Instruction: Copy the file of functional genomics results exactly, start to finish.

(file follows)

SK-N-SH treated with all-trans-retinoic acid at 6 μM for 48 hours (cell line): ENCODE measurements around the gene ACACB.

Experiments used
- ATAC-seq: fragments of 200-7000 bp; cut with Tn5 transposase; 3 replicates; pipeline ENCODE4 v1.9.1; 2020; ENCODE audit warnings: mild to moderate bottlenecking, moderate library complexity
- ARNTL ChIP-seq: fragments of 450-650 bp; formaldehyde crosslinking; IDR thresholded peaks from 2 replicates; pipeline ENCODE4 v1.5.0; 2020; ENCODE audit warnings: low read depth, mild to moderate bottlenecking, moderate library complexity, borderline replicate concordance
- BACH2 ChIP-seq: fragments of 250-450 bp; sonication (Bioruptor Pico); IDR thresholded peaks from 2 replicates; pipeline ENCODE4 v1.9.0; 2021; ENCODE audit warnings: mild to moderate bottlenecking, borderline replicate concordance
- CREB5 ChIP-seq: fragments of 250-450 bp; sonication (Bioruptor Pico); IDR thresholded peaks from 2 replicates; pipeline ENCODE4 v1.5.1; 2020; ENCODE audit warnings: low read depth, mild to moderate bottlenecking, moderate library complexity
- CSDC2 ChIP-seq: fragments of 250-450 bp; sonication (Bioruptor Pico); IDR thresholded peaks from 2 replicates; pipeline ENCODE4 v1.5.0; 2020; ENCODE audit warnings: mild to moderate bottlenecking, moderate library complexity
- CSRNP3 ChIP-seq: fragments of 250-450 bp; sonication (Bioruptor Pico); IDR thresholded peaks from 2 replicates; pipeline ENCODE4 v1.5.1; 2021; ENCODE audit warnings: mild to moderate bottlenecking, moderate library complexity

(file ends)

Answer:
SK-N-SH treated with all-trans-retinoic acid at 6 μM for 48 hours (cell line): ENCODE measurements around the gene ACACB.

Experiments used
- ATAC-seq: fragments of 200-7000 bp; cut with Tn5 transposase; 3 replicates; pipeline ENCODE4 v1.9.1; 2020; ENCODE audit warnings: mild to moderate bottlenecking, moderate library complexity
- ARNTL ChIP-seq: fragments of 450-650 bp; formaldehyde crosslinking; IDR thresholded peaks from 2 replicates; pipeline ENCODE4 v1.5.0; 2020; ENCODE audit warnings: low read depth, mild to moderate bottlenecking, moderate library complexity, borderline replicate concordance
- BACH2 ChIP-seq: fragments of 250-450 bp; sonication (Bioruptor Pico); IDR thresholded peaks from 2 replicates; pipeline ENCODE4 v1.9.0; 2021; ENCODE audit warnings: mild to moderate bottlenecking, borderline replicate concordance
- CREB5 ChIP-seq: fragments of 250-450 bp; sonication (Bioruptor Pico); IDR thresholded peaks from 2 replicates; pipeline ENCODE4 v1.5.1; 2020; ENCODE audit warnings: low read depth, mild to moderate bottlenecking, moderate library complexity
- CSDC2 ChIP-seq: fragments of 250-450 bp; sonication (Bioruptor Pico); IDR thresholded peaks from 2 replicates; pipeline ENCODE4 v1.5.0; 2020; ENCODE audit warnings: mild to moderate bottlenecking, moderate library complexity
- CSRNP3 ChIP-seq: fragments of 250-450 bp; sonication (Bioruptor Pico); IDR thresholded peaks from 2 replicates; pipeline ENCODE4 v1.5.1; 2021; ENCODE audit warnings: mild to moderate bottlenecking, moderate library complexity